Consumer Purchase Behaviour of Irradiated Beef Products: A Simulated Supermarket Setting
In December 1997, the US Food and Drug Administration approved the use of irradiation to kill harmful bacteria in beef. As a result of limited information about consumers' potential response to implementation of this technology, a supermarket simulation setting (SSS) test was conducted to assess consumer purchase behaviour. The objectives were to determine consumers' willingness to purchase irradiated beef products when provided with information at the grocery store level and consumer's perceptions towards irradiated beef. Primary household grocery shoppers (n = 207) in Griffin, Georgia, USA who consumed beef at least twice per week participated in the study. Ground beef, ground chuck, top round steak and rib eye steak were displayed in refrigerated cases in either traditionally labelled packages (non‐irradiated) or in packages labelled as irradiated. Irradiated and non‐irradiated beef had the same unit price. Participants were instructed to purchase two packages of each cut on their first shopping trip; they then shopped a second time after an informative poster about irradiation had been placed in the display cases. The results indicated that irradiation information displayed on the poster at the point of purchase was effective in causing significant change in beef purchase behaviour. The information caused some consumers who had bought traditional packages initially to buy irradiated packages subsequently while others who bought irradiated packages initially subsequently bought traditional packages. Hence, the net effect of the information was minimal. A mean test across form/cut showed that consumers did not differentiate between the ground form and the muscle form in selecting irradiated packages.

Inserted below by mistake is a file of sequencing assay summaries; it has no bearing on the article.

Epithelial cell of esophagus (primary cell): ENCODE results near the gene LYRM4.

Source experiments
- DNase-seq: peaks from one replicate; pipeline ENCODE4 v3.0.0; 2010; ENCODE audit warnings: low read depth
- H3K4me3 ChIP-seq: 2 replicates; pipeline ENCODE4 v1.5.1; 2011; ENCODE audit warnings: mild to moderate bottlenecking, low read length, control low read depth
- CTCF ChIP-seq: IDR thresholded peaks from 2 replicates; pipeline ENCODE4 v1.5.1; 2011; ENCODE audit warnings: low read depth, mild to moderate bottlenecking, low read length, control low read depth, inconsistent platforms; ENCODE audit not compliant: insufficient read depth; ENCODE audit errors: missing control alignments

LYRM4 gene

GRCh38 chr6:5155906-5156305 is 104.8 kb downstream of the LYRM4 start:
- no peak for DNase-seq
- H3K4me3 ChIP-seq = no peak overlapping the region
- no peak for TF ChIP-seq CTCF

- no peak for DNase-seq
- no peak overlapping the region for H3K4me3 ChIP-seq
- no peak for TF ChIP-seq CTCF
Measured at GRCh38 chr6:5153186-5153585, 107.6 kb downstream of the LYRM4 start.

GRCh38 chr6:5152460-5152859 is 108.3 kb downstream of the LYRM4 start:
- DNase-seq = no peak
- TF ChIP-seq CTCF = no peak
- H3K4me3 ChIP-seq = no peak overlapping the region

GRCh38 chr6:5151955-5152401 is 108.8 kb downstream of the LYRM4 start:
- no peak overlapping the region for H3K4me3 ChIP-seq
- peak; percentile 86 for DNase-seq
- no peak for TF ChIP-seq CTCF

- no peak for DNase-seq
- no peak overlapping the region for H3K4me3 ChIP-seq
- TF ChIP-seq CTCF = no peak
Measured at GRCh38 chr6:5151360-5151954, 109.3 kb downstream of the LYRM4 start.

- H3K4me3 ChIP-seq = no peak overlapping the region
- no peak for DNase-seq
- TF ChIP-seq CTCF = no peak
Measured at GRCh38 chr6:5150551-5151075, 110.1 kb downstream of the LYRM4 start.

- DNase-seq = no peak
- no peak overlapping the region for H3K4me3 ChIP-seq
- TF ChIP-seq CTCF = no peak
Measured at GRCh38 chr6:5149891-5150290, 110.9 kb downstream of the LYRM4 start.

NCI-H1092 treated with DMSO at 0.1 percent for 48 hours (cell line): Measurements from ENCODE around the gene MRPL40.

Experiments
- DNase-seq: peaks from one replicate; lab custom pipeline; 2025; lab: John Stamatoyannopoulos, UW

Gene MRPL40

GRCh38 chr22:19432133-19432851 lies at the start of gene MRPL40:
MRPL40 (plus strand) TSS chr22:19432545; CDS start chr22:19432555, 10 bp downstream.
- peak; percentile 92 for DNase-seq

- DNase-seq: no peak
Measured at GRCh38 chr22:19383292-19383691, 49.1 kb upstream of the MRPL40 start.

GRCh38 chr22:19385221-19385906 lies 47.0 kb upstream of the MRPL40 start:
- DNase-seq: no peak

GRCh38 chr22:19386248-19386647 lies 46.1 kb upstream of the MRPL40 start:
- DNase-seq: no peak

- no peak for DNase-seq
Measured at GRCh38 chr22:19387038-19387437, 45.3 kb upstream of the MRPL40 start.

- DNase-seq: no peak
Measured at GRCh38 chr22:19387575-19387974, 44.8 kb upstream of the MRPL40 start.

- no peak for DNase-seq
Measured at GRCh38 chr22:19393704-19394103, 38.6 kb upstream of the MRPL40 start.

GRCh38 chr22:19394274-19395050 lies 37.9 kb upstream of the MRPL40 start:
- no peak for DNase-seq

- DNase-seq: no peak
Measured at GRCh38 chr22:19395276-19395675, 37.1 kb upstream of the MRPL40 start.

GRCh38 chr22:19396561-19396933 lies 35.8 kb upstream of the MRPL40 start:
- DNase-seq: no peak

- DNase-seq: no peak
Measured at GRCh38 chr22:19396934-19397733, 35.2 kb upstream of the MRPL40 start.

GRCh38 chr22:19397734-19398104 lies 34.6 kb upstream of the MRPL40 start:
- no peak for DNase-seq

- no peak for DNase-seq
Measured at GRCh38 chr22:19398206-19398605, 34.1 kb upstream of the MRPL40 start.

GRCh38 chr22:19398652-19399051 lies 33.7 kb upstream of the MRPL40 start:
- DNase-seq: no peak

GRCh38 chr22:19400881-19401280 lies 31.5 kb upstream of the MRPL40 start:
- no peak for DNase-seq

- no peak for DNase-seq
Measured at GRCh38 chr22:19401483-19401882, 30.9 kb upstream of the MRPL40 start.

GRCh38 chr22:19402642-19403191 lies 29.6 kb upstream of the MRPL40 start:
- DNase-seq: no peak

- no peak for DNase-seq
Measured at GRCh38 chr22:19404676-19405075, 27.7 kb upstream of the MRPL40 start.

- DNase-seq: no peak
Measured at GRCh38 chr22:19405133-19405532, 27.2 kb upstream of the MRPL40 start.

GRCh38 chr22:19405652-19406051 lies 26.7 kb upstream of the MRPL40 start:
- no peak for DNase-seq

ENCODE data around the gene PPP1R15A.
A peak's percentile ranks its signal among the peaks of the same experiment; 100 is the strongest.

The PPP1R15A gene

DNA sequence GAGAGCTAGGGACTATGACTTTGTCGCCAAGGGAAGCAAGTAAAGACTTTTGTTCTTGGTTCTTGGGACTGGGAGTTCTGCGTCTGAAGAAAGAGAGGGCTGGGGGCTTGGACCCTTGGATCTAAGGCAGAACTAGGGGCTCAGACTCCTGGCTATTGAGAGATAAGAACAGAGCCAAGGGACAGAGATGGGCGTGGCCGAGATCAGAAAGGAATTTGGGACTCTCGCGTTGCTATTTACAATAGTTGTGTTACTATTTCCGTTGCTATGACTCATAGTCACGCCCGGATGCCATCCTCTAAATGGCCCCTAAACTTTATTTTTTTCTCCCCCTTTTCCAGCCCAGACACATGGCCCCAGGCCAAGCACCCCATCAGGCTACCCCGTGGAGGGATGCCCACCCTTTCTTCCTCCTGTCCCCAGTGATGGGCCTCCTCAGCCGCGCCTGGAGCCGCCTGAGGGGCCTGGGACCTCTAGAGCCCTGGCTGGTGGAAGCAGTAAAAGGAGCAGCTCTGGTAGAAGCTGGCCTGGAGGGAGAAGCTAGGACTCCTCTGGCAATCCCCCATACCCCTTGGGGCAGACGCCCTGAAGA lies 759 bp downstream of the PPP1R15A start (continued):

consumer purchase behaviour, irradiated beef, simulated supermarket setting
Hashim, I. B., K. H. McWatters, A. P. Rimal, and S. M. Fletcher. "Consumer purchase behaviour of irradiated beef products: a simulated supermarket setting." International Journal of Consumer Studies 25, no. 1 (2001): 53-61.
International Journal of Consumer Studies